Newspaper article The Florida Times Union

NASCAR Co-Owner Sabates Not Shy about Sharing Opinions

Newspaper article The Florida Times Union

NASCAR Co-Owner Sabates Not Shy about Sharing Opinions

Article excerpt

Byline: Don Coble, Times-Union sports writer

CONCORD, N.C. -- It took Felix Sabates a while to get used to his newfound freedom of speech. But once he got the hang of it, he hasn't stopped talking.

As a child in Cuba, Sabates wasn't allowed to speak his mind. Now that he's escaped Cuba to become a citizen of the United States, Sabates is thinking all the time -- and unafraid to talk about it.

On issues like terrorists, his fuse is short.

"We have too much patience," he said. "I would have nuked them by now."

On the rash of racing deaths and the public's cry for increased safety measures, he is matter-of-fact.

"When you hit the wall the way these guys hit the wall, I don't care how many HANS devices or Hutchens devices you have, you're going to get hurt," he said.

Sabates is a co-owner with Chip Ganassi of cars driven by Sterling Marlin and Jason Leffler on the NASCAR Winston Cup Series. Ganassi brings the money and the racing muscle to the table; Sabates delivers the inspiration.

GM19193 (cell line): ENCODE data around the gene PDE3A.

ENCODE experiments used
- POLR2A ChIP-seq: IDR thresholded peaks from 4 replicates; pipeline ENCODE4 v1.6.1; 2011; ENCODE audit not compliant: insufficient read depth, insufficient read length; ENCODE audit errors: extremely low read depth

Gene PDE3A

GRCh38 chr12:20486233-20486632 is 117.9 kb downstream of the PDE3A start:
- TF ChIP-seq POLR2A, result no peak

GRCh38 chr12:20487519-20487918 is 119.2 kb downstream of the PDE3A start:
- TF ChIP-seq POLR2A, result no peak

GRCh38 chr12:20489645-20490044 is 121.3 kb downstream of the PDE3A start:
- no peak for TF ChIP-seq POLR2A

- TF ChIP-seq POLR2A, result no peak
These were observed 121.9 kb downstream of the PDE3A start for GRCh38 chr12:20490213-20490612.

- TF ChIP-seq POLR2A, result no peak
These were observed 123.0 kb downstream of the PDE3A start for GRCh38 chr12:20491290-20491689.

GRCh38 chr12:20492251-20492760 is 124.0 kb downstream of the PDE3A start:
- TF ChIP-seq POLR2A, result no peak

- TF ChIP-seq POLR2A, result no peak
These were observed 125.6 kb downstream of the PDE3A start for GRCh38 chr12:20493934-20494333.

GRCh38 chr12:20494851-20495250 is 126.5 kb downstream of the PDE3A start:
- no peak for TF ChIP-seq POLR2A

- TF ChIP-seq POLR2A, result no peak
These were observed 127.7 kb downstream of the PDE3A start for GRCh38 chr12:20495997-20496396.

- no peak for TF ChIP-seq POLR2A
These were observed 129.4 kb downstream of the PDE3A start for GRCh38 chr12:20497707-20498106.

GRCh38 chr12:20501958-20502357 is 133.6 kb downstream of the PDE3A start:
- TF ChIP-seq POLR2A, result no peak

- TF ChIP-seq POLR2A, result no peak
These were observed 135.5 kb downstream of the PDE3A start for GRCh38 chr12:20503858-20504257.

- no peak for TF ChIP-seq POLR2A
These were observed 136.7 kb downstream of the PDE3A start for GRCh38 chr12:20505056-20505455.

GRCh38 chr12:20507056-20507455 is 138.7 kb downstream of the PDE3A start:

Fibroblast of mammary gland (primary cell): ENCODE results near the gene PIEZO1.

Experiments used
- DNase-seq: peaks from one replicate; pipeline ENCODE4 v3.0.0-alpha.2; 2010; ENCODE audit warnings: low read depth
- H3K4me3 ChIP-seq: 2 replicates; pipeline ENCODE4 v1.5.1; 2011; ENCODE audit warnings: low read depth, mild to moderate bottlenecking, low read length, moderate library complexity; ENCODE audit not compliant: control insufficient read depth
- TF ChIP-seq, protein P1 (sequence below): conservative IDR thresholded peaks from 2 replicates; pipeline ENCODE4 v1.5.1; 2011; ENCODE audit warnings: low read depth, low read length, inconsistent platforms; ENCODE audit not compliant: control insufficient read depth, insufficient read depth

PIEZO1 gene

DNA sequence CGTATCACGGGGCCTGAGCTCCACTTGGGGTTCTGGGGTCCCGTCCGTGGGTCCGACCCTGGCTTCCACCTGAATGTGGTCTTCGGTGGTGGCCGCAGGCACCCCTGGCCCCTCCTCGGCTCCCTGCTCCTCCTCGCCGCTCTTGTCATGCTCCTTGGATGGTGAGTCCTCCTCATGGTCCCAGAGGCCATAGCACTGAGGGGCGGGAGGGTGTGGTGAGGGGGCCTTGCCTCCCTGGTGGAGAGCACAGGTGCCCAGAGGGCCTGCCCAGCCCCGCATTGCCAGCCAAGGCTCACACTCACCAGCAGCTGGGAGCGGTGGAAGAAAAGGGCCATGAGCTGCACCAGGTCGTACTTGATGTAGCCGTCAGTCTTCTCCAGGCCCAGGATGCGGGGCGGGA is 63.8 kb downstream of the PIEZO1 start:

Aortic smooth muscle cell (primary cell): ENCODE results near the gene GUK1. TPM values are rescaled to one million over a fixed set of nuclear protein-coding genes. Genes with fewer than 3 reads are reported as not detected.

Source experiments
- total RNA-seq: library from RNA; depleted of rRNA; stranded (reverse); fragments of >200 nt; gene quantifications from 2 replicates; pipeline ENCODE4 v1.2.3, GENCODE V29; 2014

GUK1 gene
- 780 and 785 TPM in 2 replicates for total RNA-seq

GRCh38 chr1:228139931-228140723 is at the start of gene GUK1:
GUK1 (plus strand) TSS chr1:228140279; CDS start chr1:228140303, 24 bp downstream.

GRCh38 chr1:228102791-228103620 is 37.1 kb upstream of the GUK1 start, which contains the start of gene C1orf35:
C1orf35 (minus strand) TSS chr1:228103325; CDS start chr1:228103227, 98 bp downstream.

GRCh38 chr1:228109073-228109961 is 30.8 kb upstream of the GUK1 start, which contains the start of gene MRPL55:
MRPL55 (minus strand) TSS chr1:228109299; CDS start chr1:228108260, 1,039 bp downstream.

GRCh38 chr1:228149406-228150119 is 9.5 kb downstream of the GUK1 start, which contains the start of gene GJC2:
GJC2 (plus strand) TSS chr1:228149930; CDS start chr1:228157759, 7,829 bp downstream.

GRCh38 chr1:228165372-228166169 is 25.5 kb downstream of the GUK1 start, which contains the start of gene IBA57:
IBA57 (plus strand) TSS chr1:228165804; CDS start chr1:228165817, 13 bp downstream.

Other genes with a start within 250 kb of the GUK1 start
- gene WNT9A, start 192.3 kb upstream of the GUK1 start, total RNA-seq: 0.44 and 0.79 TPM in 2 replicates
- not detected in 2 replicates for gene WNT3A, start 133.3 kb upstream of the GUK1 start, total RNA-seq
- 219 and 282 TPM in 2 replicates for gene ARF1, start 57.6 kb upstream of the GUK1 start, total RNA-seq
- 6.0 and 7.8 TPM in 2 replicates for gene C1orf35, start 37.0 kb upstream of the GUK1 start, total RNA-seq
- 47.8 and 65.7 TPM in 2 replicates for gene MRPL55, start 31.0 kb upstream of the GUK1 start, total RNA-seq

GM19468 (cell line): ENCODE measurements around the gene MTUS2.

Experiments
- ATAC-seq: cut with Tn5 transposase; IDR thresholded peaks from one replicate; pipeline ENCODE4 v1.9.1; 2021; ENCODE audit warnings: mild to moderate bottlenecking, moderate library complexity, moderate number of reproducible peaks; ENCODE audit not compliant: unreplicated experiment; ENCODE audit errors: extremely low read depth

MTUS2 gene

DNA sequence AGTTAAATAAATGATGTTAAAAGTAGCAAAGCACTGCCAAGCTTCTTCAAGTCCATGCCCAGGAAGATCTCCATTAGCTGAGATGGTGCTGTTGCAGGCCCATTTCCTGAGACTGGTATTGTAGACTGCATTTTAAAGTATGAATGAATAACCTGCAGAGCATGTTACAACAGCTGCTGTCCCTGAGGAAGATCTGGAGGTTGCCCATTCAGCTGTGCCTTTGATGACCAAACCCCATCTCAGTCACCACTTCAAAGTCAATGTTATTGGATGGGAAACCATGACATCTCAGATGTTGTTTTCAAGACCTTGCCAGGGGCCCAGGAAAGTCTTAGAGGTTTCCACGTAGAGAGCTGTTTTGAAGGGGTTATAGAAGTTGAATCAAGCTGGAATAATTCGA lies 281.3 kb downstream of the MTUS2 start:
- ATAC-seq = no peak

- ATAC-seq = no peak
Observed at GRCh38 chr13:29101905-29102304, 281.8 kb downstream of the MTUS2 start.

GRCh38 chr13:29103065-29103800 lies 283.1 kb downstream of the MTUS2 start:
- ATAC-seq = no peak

In a climate of correctness and pretentiousness, Sabates remains direct in a world of network television marketing and Fortune 500 sponsors. He doesn't believe in "no comment" or relying on public relations mouthpieces to do his talking. Ask and he will answer.

For example, there has been a lot of speculation in the last week that Jimmy Spencer would wind up driving one of Sabates' cars next year. The rumor mill has Leffler getting his termination and Spencer getting the job aboard the No. 01 Dodge Intrepid. Other ingredients in the shakeup include the loss of sponsor Cingular One and the possibility of Ganassi's CART IndyCar sponsor, Target, coming over to stock cars.

But who needs speculation when Sabates is in the garage area?

"You asked, so I'm going to tell you: As far as I'm concerned, we don't have anything signed with anybody other than Sterling," Sabates said. "We had a situation with Cingular, and I don't think it was a very healthy situation for us. …

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